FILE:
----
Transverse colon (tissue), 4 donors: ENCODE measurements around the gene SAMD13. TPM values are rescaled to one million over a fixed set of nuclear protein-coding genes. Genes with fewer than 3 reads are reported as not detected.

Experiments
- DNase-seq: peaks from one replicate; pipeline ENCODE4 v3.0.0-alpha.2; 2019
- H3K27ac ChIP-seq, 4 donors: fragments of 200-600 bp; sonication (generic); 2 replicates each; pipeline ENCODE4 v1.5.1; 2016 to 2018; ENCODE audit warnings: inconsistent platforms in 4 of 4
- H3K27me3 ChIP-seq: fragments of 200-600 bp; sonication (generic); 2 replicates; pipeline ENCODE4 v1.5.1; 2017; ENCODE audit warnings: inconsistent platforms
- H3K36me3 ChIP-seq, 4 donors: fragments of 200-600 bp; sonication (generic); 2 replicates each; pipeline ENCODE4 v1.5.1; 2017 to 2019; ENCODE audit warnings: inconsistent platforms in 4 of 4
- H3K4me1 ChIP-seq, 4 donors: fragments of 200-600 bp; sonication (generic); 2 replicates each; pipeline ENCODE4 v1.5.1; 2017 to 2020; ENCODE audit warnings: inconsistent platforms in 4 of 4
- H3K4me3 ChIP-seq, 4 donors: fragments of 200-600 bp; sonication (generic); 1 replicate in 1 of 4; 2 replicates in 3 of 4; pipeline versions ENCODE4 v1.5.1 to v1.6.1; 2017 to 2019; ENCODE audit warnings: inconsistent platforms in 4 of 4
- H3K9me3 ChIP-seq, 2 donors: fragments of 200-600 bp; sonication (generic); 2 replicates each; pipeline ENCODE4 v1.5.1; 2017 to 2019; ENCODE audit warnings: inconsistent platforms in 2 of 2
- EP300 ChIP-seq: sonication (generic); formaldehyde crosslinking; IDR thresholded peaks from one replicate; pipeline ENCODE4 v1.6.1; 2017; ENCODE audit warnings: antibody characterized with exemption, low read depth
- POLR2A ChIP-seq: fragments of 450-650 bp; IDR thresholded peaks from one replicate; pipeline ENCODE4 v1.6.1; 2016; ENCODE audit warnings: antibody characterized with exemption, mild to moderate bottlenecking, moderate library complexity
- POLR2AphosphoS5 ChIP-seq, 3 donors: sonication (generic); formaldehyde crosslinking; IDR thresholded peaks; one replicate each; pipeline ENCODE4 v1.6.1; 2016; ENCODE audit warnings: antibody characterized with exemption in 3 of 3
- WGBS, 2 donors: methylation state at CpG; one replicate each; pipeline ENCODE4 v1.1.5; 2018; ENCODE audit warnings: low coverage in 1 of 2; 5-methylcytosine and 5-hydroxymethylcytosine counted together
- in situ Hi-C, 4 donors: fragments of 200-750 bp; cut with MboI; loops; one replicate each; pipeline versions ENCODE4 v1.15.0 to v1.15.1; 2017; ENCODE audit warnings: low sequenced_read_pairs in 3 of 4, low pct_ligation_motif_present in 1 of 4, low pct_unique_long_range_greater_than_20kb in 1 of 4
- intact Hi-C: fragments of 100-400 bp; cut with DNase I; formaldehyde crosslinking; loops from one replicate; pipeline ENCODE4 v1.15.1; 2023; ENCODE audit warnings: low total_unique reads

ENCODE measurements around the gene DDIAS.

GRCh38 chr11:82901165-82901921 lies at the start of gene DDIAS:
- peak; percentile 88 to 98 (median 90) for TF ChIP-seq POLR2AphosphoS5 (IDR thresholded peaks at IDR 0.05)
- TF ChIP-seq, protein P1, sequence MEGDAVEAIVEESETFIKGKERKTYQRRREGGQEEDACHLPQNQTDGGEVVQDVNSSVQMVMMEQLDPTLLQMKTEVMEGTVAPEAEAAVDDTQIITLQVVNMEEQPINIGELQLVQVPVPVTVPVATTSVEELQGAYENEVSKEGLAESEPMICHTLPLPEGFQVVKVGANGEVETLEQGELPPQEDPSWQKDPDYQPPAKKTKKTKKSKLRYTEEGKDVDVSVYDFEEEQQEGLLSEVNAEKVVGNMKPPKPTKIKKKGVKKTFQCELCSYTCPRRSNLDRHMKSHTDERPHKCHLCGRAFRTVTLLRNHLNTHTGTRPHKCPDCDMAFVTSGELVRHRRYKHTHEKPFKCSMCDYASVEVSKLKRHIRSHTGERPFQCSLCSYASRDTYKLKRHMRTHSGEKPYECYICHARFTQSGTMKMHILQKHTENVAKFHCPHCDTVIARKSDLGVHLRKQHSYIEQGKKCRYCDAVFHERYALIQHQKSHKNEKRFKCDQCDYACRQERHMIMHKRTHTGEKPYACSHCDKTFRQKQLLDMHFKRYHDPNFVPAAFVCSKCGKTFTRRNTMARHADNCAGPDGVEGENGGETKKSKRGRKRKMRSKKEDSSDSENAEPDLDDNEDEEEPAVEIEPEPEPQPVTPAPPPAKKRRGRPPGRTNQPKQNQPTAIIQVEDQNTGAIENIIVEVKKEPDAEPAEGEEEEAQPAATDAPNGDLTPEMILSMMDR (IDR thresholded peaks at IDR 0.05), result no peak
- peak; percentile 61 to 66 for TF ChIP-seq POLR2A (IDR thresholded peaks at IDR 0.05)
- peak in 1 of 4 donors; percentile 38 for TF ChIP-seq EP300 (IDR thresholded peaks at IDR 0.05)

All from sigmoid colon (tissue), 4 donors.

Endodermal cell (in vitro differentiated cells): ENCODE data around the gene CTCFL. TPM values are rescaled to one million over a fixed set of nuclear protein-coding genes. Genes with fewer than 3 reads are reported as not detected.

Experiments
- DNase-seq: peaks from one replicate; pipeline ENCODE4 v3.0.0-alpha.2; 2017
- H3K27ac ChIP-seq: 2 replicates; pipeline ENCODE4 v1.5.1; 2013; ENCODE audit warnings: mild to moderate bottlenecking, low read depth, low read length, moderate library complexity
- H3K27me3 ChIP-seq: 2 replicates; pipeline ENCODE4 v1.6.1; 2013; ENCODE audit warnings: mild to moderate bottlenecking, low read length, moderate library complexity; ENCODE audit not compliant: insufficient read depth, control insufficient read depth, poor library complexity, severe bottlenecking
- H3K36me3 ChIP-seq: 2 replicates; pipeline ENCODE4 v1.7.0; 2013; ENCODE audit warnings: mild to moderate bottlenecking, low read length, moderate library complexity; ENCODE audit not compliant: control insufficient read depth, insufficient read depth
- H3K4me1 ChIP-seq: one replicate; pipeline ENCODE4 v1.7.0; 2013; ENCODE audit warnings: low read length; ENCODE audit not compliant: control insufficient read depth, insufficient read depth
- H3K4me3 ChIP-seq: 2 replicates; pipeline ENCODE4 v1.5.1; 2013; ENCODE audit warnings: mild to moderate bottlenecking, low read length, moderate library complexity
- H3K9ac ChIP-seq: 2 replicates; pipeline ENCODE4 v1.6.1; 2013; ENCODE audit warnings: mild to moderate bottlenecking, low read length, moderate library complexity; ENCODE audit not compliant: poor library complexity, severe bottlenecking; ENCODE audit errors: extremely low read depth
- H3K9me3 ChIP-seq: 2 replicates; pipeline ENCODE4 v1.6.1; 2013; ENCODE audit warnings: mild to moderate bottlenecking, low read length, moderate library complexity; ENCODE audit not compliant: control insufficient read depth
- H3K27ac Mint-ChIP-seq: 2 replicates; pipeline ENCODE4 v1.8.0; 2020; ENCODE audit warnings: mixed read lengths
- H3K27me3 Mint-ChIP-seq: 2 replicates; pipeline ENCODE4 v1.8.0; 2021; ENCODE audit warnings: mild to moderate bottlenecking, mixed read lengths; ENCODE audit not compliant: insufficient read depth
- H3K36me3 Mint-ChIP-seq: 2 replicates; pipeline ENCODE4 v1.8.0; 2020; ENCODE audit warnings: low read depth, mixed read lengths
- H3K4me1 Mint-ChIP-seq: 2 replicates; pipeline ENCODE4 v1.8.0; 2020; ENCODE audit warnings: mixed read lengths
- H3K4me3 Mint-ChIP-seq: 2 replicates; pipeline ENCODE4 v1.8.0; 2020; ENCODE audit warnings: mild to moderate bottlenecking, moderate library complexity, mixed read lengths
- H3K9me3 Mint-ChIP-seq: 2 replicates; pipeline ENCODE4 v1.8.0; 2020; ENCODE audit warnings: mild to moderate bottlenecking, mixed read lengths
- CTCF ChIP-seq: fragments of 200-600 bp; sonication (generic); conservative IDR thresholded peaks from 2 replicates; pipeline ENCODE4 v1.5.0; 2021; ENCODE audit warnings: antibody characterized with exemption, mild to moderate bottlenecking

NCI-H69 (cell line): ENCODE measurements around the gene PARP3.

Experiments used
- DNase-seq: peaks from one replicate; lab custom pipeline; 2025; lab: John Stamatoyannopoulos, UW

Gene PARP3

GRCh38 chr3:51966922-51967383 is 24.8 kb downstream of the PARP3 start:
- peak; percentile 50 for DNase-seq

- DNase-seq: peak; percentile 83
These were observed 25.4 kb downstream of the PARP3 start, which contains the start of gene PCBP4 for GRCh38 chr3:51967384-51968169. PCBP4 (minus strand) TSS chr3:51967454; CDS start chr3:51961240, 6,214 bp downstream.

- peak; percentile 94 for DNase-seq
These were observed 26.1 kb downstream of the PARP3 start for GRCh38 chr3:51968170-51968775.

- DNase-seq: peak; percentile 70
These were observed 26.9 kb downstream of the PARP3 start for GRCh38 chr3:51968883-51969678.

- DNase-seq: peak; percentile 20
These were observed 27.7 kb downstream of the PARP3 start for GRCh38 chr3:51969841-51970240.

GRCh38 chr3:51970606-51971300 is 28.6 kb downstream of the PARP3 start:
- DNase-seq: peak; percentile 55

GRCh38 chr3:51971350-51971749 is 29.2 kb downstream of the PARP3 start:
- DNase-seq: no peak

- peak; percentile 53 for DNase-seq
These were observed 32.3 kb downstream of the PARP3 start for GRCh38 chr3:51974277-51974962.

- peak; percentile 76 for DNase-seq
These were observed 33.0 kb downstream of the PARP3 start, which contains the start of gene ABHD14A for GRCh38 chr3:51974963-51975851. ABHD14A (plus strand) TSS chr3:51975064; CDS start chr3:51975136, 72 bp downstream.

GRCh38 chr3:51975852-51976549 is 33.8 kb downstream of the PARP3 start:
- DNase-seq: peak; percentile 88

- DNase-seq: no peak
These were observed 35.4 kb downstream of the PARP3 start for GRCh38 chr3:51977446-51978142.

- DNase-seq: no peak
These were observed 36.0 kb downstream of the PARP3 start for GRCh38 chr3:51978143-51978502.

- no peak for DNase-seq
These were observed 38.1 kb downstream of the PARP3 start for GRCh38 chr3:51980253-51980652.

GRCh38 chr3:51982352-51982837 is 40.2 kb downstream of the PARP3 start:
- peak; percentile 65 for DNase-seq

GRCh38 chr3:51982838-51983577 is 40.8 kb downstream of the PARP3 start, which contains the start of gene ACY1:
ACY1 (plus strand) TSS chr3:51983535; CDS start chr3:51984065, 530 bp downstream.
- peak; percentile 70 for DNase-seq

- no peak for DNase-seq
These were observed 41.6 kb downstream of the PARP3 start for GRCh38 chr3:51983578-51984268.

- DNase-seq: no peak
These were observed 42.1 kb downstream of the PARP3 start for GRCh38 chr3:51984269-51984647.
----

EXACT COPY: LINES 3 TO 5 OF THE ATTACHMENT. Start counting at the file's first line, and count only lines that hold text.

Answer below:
- DNase-seq: peaks from one replicate; pipeline ENCODE4 v3.0.0-alpha.2; 2019
- H3K27ac ChIP-seq, 4 donors: fragments of 200-600 bp; sonication (generic); 2 replicates each; pipeline ENCODE4 v1.5.1; 2016 to 2018; ENCODE audit warnings: inconsistent platforms in 4 of 4
- H3K27me3 ChIP-seq: fragments of 200-600 bp; sonication (generic); 2 replicates; pipeline ENCODE4 v1.5.1; 2017; ENCODE audit warnings: inconsistent platforms